Today we have a guest post from Natasha of the blog Paper Crowns! Natasha's blog has quickly grown to be one of my absolute favorites, and I know you're going to love their story as much as I do! There's also a pretty sweet giveaway going at the bottom, so check it out!
♥ ♥ ♥ ♥ ♥ ♥ ♥ ♥ ♥ ♥ ♥ ♥ ♥ ♥ ♥ ♥ ♥Hi, everyone! I'm Natasha, and I blog over at Paper Crowns. I'm so excited to be guest-posting on Little Chief Honeybee. I've been a fan of Kaelah's for a long time now, and it's been such a treat getting to know her through the blogging community. I'm especially excited to be doing this today because my first wedding anniversary is in two days. In celebration of being married a year and because I'm feeling a little nostalgic, I thought I'd introduce myself by sharing the story of how I met my husband, Kyle, at a time when I had no expectation of finding love.
We met on the other side of the world, in a place that neither of us called home. I was from Toronto, he was from Virginia. We were both 21 and just out of college, and in search of excitement and adventure and something new, we each moved 7,000 miles away, to teach English in Busan, South Korea.
We met very quickly, soon after we both got there, and spent that first summer going on silly adventures and falling in love. Unspoken love, for what turned out to be nine long months. Early on, we found a secluded amphitheater in a little forest by the ocean. We spent countless nights up on the roof, drinking Korean beer and talking about anything and everything until sunrise. We told stories, secrets, laughed for hours about the ridiculous things our students would say and that we'd encounter just in the course of living in Korea. My students screaming like banshees when I would dramatically announce, "There are....twelve minutes left in class!" Cab drivers telling us we were the spitting image of Random American Celebrity X. "Keanu Reeves! Leonardo DiCaprio! Nicolas Cage!" Kyle would constantly hear.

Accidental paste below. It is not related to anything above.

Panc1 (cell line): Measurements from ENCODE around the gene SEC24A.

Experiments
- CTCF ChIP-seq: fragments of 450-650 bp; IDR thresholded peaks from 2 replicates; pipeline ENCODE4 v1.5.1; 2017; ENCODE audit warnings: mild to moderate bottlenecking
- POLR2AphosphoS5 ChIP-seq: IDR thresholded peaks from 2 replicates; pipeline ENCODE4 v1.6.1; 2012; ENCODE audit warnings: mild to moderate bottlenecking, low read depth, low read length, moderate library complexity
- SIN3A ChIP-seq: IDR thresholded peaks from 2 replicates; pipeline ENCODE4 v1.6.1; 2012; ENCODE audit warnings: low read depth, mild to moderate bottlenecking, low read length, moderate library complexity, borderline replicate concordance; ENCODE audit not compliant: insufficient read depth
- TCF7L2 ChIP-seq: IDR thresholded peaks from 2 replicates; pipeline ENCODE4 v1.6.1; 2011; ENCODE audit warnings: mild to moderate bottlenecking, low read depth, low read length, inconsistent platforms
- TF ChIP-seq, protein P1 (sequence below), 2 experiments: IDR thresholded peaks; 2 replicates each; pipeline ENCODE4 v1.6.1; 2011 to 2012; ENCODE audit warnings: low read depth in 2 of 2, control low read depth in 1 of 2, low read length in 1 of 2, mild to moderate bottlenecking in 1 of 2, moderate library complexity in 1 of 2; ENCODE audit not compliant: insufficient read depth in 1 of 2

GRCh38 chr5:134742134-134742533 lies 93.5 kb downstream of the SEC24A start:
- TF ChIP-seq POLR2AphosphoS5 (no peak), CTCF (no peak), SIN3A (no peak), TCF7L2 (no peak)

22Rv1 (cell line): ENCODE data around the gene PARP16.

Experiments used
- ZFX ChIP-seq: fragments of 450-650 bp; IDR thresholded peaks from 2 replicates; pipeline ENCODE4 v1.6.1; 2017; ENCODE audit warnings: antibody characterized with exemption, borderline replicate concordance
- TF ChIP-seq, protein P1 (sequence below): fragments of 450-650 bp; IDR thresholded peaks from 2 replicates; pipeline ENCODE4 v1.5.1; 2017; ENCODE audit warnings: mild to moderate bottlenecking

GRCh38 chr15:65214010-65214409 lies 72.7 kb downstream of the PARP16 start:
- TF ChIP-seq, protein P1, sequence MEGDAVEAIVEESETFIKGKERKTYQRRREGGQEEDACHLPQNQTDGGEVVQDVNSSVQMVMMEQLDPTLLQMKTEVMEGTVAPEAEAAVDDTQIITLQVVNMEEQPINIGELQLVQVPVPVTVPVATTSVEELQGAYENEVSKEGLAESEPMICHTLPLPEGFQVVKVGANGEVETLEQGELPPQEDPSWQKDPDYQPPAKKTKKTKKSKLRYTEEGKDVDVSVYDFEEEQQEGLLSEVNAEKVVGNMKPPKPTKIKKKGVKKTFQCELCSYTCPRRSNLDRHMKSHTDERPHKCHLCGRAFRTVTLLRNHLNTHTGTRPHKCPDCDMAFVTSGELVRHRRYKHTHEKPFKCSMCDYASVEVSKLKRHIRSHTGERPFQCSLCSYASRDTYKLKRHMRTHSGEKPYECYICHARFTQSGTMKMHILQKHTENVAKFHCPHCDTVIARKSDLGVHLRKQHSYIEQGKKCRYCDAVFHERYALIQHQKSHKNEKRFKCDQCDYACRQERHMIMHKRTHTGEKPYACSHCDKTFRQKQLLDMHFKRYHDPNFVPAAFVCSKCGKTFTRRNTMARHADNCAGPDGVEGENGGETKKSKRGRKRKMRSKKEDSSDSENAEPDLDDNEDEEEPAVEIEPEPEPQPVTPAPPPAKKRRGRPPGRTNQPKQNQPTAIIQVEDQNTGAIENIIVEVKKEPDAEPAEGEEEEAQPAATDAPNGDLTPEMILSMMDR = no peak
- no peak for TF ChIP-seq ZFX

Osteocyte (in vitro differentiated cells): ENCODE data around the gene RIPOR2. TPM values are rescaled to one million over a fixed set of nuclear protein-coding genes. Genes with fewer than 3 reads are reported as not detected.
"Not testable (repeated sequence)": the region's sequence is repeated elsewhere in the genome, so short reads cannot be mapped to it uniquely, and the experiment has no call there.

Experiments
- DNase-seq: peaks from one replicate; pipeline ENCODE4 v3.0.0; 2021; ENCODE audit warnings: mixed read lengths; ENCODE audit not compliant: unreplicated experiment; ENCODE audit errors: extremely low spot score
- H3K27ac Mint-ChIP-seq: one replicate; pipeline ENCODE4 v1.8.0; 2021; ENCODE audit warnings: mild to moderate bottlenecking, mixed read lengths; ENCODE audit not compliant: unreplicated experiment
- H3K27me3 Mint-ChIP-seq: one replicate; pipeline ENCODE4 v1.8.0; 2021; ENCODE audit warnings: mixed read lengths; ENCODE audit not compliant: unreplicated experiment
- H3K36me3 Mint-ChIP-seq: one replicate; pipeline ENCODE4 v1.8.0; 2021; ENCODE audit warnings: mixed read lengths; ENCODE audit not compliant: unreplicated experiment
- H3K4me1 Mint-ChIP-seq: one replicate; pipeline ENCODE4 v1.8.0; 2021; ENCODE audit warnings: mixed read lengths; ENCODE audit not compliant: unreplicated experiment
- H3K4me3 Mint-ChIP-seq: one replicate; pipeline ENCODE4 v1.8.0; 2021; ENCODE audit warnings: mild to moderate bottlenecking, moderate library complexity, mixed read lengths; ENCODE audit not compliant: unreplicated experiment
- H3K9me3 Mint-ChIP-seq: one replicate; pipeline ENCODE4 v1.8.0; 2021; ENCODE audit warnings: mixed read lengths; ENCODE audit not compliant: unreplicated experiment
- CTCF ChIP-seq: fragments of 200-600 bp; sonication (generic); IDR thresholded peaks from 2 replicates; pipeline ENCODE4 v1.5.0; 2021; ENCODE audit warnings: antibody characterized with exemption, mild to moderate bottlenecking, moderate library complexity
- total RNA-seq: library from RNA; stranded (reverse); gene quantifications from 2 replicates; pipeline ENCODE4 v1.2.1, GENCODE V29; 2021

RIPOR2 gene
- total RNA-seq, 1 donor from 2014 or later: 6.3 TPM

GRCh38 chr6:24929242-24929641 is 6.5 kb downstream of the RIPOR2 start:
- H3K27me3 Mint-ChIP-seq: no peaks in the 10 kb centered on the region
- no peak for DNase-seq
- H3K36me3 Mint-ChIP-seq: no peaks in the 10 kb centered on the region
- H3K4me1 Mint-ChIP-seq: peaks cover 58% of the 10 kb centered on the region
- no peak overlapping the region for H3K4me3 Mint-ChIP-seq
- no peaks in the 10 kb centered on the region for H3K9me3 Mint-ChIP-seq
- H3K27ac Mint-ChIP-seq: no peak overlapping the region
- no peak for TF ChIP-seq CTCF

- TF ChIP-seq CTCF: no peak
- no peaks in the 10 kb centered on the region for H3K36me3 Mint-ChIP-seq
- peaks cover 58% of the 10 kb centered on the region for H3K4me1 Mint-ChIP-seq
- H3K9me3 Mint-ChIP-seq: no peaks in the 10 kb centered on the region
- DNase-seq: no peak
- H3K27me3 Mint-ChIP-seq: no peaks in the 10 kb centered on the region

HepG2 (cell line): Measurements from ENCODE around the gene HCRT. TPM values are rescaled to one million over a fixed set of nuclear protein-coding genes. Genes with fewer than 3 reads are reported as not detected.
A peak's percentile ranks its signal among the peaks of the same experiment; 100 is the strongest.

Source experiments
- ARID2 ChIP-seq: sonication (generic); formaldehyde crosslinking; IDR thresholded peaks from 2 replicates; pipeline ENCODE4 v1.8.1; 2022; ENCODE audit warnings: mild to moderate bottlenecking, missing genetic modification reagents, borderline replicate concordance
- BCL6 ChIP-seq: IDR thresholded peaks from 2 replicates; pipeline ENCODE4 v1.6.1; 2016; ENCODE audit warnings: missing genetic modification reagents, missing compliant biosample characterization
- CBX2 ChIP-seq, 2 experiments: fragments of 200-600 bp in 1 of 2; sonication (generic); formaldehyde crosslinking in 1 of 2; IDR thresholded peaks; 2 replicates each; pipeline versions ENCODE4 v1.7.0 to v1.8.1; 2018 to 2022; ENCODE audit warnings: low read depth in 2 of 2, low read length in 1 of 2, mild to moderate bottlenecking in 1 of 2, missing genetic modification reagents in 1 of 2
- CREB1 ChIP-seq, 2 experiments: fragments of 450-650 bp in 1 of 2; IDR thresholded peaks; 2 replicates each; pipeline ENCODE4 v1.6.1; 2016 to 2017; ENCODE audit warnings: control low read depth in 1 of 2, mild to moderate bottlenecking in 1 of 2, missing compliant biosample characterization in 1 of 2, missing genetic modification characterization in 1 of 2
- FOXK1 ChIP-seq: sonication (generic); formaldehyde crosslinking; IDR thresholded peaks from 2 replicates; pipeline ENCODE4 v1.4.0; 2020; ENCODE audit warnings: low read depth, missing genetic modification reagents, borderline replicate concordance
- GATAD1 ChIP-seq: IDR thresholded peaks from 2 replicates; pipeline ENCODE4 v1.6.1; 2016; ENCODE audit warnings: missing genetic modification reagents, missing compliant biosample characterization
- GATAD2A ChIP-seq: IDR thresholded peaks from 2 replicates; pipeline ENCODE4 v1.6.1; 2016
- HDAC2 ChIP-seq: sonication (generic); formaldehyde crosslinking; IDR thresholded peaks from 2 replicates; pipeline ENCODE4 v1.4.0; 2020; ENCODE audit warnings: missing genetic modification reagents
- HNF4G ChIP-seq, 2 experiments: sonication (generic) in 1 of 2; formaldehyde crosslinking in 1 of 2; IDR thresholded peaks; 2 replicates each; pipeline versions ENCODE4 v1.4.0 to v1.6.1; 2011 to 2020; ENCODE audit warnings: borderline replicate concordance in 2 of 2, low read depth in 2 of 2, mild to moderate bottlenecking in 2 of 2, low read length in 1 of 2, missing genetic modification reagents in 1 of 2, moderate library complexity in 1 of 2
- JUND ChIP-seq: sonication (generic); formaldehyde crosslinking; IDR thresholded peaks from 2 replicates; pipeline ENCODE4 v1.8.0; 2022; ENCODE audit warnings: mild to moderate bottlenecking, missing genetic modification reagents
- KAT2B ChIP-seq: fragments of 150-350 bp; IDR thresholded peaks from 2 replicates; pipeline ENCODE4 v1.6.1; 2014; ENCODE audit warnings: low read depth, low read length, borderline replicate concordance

Some nights we would wander if in search of adventure, usually ending up at our favorite Korean karaoke place, the Kenny Rogers Music House. A minivan-sized photo of Kenny Rogers enticed customers into the establishment, which on the inside was decorated like a mall's "Santa's workshop" display, except with a good dozen Pokemon statues. This was Korea, and it was awesome.
And sometimes we would just sit at the amphitheater in silence, watching the squid boats glow like candles off in the sea as the wind lashed the trees in front of us. I remember one night, we got lost in a maze of low-slung clusters of houses down by the shore. We ended up clambering over the roofs, chasing the water as we tried to navigate the dense network of cramped streets and shanty-like houses that seemed to almost tumble down the steep hills that led to the sea. When we finally reached the shore, we just lay down on the sand and fell asleep, we were so exhausted. On another of our nights together not long after, we were at the beach and I lost every electronic device I had to the sea — phone, iPod, camera, gone forever. I didn't even care. I think I knew then that I loved him.
We spent our days teaching at different schools, in different parts of the city. Those little kids were the absolute greatest. I learned pretty much all the Korean I know from them. My most useful words were "sit down!" and "be quiet!" I adored these kids for their hilarious child's logic ("I want a sister because girls have lots of sharpie pens in different colors, and I could steal them.") and their guileless affection. They taught me what it's like to be able to love a child that isn't your own flesh and blood. When I left, I missed some of them so much that it's still hard for me to talk about.